-20 to 15 degrees Fahrenheit (-23 to -9 Celsius): Moose Mitts for Flat Bars (most mountain bikes) are made of thick 1000 denier Cordura, a sturdy and abrasion resistant material, and are lined on the inside with heavy fleece. The outside is coated with a windproof and waterproof membrane—it also has a decent amount of reflective material so cars can see you better at night. On the inside of the Moose Mitts there is a small internal pocket where you can put chemical hand warmers or use them as a storage area for your energy bars. One nice feature of Moose Mitts is the Velcro closure on the bottom of the mitts that allow you to close the mitts and keep the heat in if you stop to take a photograph or “nature break.”

Moose Mitts for winter cycling with your hands on the drops, flats, or hoods

Moose Mitts For Road Bikes

Moose Mitts also come in a road bike version for drop bars and, like the MTB version, are made of thick 1000 Denier Cordura and lined on the inside with heavy fleece. They are both windproof and waterproof. These mitts are attached to your handlebars by an elastic ring that goes over the bottom of your drops, a strip of Velcro on the top, and another strip of Velcro around your cables. There is also a strip of 3M reflective tape on the top of the mitts. The drop bar version of Moose Mitts allow you to ride your road bike with you hands in any of the three standard positions (on the drops, hoods, or flats). At first glance Moose Mitts look about as aerodynamic as a bookcase. However, I’ve ridden with them into 30 MPH headwinds without any trouble. In fact, and this is a very subjective opinion, I think the Moose Mitts create less drag than you would have with a pair of lobster gloves on.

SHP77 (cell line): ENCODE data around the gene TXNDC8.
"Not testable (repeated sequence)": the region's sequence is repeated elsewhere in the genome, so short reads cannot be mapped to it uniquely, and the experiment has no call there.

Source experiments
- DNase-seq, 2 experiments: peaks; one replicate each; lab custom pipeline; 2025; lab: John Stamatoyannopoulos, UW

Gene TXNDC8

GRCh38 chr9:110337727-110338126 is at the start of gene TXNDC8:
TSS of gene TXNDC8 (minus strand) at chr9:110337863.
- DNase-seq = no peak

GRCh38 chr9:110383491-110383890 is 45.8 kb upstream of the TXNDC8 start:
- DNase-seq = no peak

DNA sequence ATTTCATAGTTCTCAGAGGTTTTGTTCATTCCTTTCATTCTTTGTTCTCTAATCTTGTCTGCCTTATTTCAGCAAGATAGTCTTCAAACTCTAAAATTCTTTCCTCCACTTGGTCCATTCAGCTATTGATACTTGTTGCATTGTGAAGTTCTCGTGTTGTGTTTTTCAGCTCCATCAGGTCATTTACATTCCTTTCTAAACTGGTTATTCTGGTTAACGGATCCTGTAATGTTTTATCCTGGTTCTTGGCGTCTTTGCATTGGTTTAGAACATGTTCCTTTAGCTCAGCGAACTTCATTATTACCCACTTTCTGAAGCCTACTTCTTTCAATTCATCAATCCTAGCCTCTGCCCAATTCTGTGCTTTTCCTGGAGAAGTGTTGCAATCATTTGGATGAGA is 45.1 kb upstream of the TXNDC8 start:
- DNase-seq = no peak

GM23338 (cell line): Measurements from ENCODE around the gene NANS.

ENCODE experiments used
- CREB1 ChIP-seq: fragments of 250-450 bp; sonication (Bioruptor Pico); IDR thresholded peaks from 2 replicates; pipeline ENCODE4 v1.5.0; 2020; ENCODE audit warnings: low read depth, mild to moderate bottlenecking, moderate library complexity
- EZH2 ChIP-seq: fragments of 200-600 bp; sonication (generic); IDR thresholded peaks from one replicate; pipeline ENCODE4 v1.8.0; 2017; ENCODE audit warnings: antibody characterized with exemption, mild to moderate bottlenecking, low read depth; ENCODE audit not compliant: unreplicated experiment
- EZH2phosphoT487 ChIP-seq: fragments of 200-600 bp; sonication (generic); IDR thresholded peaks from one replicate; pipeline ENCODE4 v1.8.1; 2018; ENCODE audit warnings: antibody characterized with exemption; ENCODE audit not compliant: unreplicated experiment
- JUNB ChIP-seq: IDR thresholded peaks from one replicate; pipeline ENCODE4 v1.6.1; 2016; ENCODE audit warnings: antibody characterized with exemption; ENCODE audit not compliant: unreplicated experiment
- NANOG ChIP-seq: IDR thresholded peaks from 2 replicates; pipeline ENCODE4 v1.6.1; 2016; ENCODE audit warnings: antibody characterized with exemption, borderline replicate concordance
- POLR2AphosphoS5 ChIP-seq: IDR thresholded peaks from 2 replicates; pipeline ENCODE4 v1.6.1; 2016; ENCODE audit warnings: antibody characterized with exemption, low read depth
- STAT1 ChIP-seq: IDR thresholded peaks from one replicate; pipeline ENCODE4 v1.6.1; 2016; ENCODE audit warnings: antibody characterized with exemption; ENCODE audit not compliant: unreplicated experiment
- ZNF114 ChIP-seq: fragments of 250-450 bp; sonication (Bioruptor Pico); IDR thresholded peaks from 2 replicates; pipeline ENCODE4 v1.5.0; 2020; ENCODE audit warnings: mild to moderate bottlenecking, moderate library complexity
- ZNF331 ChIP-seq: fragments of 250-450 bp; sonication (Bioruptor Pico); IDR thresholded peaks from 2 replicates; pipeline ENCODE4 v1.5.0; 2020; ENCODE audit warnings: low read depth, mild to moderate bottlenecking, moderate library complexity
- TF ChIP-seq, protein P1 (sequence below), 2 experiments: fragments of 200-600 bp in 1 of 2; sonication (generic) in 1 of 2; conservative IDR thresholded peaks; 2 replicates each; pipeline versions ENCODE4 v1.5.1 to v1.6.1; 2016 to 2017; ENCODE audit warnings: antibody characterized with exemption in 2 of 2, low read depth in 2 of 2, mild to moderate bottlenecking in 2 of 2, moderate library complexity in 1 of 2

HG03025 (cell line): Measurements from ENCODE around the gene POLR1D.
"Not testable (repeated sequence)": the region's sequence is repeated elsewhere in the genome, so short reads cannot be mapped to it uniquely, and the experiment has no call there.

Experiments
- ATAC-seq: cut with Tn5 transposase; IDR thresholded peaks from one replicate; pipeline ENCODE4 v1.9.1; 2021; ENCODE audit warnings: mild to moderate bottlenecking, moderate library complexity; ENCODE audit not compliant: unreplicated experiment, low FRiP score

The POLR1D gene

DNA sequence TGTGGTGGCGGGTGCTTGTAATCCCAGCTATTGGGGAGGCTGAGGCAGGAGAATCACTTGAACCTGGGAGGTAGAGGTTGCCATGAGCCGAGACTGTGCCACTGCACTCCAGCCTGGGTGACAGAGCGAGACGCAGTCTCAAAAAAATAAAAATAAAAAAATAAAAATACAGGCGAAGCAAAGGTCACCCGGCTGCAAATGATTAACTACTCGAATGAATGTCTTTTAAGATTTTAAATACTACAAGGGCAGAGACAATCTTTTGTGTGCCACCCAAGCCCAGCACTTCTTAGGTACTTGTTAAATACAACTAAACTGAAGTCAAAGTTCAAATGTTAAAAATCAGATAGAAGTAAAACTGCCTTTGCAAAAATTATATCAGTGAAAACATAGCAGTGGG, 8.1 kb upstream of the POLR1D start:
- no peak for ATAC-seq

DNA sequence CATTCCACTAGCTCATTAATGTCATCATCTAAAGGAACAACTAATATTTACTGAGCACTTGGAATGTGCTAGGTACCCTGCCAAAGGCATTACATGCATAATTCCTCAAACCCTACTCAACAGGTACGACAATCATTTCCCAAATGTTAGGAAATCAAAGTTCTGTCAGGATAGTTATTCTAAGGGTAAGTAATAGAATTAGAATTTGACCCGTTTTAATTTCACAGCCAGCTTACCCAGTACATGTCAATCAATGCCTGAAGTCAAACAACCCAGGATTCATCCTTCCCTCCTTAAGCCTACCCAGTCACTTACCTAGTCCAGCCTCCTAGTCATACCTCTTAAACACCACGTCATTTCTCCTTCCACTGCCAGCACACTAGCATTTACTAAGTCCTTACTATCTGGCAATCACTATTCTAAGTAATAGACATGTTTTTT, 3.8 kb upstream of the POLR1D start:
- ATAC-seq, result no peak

Moose Mitts are hand-made in the U.S.A., but they are only manufactured during the winter months, so if you want a pair you need to order them soon—shipping can be a little slow if everyone decides to wait until the first snowfall to order. The mountain bike standard black sells for $70. The drop bar version of Moose Mitts sells for $75. They offer free shipping in the United States (Shipping to Canada is available).

Bike Poagies, manufactured by Dogwood Designs

Bike Poagies For Mountain Bikes

-40 to 10 degrees Fahrenheit (-40 to -12 Celsius): Bike Poagies are manufactured and sold by Dogwood Designs, a small business in Fairbanks, Alaska (and those folks know what cold weather is really like). Bike Poagies fit over standard straight bar bicycle handlebars and allow you to slip your gloved hands in and ride in warmth and comfort. They have a durable nylon shell on the outside, polyester insulation in the middle, and a nylon taffeta lining. There is also a lightweight internal skeleton to make sure the Poagies hold their shape.